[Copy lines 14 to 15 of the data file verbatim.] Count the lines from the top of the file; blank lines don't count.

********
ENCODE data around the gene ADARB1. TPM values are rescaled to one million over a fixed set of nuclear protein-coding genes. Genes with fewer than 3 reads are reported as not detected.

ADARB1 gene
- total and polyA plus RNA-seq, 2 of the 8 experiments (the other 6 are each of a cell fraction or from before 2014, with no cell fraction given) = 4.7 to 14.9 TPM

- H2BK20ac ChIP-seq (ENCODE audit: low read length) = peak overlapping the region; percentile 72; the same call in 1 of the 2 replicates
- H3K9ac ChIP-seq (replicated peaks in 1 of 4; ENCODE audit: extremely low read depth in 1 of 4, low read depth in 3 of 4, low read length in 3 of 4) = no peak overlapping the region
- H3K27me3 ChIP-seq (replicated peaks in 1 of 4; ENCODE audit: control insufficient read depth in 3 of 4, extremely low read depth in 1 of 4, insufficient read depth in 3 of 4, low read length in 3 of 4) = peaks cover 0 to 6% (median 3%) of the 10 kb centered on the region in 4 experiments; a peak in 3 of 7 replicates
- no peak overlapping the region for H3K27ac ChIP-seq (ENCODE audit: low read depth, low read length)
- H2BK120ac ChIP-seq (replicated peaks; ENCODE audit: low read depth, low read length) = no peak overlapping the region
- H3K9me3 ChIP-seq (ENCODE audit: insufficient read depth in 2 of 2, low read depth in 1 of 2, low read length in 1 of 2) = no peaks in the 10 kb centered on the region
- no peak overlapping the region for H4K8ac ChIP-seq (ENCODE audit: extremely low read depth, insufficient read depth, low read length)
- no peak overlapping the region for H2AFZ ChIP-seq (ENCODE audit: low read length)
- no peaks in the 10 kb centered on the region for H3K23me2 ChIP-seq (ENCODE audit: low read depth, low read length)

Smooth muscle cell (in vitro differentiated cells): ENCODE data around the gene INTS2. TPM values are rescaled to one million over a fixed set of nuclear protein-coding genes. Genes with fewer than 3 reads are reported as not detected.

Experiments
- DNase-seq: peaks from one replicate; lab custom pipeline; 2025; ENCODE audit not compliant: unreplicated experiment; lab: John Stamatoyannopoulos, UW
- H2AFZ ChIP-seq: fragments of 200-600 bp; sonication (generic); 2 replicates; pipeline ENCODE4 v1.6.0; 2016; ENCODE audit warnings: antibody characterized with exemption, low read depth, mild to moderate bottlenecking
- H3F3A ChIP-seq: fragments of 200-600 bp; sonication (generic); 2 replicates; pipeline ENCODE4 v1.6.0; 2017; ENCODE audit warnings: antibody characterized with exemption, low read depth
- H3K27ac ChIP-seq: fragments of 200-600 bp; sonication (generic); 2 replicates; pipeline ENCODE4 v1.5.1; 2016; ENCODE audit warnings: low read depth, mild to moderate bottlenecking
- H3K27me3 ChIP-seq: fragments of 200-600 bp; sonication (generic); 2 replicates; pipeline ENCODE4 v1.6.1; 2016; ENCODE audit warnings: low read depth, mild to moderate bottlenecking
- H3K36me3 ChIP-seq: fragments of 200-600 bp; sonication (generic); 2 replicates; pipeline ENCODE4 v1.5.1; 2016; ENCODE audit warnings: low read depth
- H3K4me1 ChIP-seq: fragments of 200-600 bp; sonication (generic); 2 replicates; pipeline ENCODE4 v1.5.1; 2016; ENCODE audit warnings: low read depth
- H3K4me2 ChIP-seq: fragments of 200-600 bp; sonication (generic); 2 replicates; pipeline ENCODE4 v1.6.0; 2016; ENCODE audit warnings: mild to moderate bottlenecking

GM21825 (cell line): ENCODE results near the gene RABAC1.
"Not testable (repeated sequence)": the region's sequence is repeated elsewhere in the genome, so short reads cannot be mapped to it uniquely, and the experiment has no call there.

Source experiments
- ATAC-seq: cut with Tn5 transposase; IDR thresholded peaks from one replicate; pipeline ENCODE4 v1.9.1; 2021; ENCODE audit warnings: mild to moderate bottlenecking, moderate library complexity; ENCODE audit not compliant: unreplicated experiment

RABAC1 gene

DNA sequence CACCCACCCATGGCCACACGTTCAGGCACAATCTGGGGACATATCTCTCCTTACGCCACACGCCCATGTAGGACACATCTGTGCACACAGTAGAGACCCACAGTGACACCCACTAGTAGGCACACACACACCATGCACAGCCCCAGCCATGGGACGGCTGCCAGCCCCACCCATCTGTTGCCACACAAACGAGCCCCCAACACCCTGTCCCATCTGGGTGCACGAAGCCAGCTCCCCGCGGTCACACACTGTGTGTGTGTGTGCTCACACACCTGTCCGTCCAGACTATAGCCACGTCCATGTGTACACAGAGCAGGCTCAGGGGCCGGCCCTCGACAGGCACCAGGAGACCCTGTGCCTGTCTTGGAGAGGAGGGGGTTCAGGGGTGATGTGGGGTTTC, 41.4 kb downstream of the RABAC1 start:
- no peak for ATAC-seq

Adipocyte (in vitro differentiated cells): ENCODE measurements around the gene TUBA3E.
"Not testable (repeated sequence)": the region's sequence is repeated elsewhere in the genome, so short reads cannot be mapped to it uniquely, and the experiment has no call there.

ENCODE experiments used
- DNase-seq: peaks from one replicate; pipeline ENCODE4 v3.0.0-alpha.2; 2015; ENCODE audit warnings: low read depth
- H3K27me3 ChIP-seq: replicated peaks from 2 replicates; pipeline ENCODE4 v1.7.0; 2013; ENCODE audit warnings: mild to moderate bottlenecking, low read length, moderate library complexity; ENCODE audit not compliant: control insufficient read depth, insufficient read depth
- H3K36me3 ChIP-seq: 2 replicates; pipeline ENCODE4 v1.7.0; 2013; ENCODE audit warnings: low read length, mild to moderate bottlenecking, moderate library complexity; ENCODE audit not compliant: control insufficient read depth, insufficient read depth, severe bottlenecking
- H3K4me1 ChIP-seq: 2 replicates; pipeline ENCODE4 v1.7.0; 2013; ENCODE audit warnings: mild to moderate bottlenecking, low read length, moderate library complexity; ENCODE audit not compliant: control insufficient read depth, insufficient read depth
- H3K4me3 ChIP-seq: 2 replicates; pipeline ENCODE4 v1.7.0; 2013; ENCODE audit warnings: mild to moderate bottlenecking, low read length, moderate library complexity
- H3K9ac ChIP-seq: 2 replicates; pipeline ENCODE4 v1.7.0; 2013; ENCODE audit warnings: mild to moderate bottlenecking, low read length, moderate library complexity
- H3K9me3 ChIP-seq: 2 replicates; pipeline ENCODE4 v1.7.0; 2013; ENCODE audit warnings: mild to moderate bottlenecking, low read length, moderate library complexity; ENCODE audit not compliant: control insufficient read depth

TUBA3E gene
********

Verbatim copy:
Experiments
- DNase-seq: peaks from one replicate; lab custom pipeline; 2025; ENCODE audit not compliant: unreplicated experiment; lab: John Stamatoyannopoulos, UW